The End of all Camera Resolution Myths

Steve Yedlin, ASC offers an intriguing demonstration, on how capture formats, pixel counts and postproduction techniques affect image quality and why simply counting Ks is not a solution when selecting a camera.

While the “K Wars” continue to dominate many filmmaker and studio-level conversations about image quality and what camera system is “best” for a given project, cinematographer Steve Yedlin, ASC — known for his work in such films as Brick, Looper, Carrie and the upcoming Star Wars: The Last Jedi — believes much of this discussion has been based more on advertising-influenced superstition than on observable evidence. His solution? Create an exhaustive, methodical, empirical presentation that would not only address the many issues swirling about this debate, providing isolated-variable comparisons  to demonstrate how he came to his perspectives on these issues.




You can read the whole article at American Cinematographer


One thought on “The End of all Camera Resolution Myths

  1. Resolution is not a good measure. What we see in terms of resolution is an effect of the MTF of the lens/sensor/processing/compression combination. A true measure for HD resolution is a specific point (such as 30%) of MTF, as long as the MTF curve is smooth without sharpening artfacts or halos.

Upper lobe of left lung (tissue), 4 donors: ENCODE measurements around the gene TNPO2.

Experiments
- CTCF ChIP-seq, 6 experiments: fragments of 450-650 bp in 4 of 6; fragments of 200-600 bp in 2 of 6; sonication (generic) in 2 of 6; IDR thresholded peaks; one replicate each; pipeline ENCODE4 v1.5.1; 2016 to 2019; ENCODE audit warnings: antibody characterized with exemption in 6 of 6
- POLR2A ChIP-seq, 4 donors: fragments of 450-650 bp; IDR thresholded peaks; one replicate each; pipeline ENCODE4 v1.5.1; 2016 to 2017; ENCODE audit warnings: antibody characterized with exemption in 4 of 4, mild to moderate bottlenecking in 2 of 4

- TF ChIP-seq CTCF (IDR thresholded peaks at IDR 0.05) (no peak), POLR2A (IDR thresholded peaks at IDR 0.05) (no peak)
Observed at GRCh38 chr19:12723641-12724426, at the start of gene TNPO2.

As an example, a lens may be 600 vertical lines at a very wide aperture, so 4k, or 8k will not look sharper than 2K.

    Then, there is the MTF limit of the eye combined with the screen size and distance. This generally makes everything above 2K very irrelevant in most cases. The eye also has very low resolution when it’s not looking directly at something, and it tends to mostly look at things that move, so perceived resolution will not be very high in these scenes anyway. In most movies, you have to hunt for a sharp image. Putting a 500line filter on a movie proves how little is above that point in actual shots.

    Generally, with big screens at proper distances, or in cinemas, the eye will detect softness in some low-motion scenes when we go below 600 lines of vertical resolution at 30-40% MTF. Getting 600 sharp lines requires 1080p/2K, sharp lenses and good processing. Above 1000lines, the limit is almost always the lens and the operator focusing skill.

    MTF is combined in all stages, so every bit of softness counts, the MTF goes lower. At 1080p everything after the sensor must be of very high quality.

    Sharpness can be recovered up to the sensor limit, as long as the compression quality is good, or the images are uncompressed. It’s a time consuming process, but it can be done. This is only important in technical applications or fixed sensor/lens systems.

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